About processing of images captured via cell painting

I have the following doubts when I read papers on cell painting based image profiling assays. As I am new to this topic, please answer to these questions

1)whether the merged image (composite image)is taken as such for further image analysis.I mean the painted colored composite image??

or the negatives of individual cell organelles captured by different filter channels are processed???

3)I could read the process of overlaying images on the top of another to form composite image.In that case is that image 2D or 3D .Does image registration is needed for cell painted images for further image analysis

4)Can we process the images obtained by cell painting using MATLAB

Hello Sreelekshmi @9645451493,

In the Carpenter lab, we typically make measurements on images of the Cell Painting dyes individually – each channel is measured separately. So, no, we don’t make measurements on merged images.

I am not sure what you mean by negatives of individual cell organelles, but as I said above, we do make measurements on the individual channels captured using different filter sets.

We typically overlay the images in such a way that they remain 2D images saved as .png files for quick inspection.

How you process the images is entirely up to you! If you are familiar with Matlab, you could perform data analysis using that program. We like to use CellProfiler to build pipelines that can be reused between experiments and don’t require coding experience. Typically start by illumination correcting all images and then we will build a pipeline that identifies nuclei and cytoplasm and makes measurements for each channel within these compartments. For large scale Cell Painting experiments, we run CellProfiler on Amazon Web Services cloud infrastructure using Distributed CellProfiler: GitHub - CellProfiler/Distributed-CellProfiler: Run encapsulated docker containers with CellProfiler in the Amazon Web Services infrastructure.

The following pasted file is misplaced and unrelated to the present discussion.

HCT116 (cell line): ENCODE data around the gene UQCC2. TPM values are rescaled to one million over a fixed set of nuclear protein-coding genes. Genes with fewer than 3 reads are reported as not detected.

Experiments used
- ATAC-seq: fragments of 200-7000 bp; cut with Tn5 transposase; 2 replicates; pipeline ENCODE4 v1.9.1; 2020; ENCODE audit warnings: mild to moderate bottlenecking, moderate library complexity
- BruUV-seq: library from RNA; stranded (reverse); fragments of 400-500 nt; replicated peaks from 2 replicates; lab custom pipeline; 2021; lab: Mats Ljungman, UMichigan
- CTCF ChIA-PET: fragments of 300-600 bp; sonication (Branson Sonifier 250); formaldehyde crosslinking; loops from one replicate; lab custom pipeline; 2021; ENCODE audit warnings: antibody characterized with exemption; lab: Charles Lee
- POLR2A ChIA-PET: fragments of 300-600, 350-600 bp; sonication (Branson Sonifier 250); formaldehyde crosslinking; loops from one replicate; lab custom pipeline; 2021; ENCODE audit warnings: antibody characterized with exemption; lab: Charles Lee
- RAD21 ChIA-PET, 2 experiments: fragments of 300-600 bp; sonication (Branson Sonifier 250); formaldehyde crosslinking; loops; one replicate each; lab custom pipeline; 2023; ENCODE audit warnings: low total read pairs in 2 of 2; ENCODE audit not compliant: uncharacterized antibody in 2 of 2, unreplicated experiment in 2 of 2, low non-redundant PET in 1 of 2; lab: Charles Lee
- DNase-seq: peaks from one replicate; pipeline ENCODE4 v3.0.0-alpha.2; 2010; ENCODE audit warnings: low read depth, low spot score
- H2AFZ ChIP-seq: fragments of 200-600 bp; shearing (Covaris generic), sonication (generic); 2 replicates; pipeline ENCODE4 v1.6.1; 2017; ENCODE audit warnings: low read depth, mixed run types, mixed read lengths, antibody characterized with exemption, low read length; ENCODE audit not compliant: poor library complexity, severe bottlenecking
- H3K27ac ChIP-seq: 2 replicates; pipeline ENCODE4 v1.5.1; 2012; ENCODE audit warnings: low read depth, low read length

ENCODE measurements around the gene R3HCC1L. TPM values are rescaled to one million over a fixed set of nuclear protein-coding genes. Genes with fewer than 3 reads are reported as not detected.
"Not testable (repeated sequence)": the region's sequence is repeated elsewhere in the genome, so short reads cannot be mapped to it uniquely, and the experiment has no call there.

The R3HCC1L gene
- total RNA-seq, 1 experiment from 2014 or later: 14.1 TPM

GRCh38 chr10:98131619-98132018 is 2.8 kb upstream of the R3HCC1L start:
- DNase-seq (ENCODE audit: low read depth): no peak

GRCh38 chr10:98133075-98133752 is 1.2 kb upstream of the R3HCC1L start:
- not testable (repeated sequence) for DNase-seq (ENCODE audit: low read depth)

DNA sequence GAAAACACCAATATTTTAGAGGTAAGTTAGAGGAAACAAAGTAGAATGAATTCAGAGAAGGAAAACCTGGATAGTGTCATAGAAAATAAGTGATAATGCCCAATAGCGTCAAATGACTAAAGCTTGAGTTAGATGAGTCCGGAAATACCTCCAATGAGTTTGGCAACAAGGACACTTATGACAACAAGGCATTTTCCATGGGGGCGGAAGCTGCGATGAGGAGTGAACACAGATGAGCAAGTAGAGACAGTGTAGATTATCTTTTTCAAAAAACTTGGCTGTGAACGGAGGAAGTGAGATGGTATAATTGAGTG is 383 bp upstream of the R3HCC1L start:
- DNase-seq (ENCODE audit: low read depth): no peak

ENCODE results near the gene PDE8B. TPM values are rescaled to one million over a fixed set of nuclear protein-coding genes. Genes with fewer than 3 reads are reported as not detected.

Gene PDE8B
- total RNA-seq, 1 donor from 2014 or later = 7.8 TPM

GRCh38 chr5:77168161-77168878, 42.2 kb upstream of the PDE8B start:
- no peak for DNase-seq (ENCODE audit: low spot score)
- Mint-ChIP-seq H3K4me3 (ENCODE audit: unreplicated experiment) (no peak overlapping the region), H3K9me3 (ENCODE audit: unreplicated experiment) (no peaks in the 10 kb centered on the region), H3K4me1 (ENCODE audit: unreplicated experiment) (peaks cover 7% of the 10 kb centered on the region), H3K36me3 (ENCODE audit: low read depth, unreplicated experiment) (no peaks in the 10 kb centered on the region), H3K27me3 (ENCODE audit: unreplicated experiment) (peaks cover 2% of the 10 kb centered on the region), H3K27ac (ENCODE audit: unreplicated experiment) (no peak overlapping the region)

I hope this is helpful,

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Thank you Madam for this prompt response…this information is really helpful …

Those images obtained from different emission filter channels are first converted into grayscale and then apply illumination correction and other processing methods to segment out major compartments.Right??

We obtain multichannel images where each channel comes from a different filter set and is already a grayscale image (often these images are “pseudo-colored” so that each channel appears a different color, but the colors that are represented are arbitrary). You can read more about this in point #4 of this article. These are the images that we use for illumination correction and then segmentation.

Good luck!

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Thank you for the clarification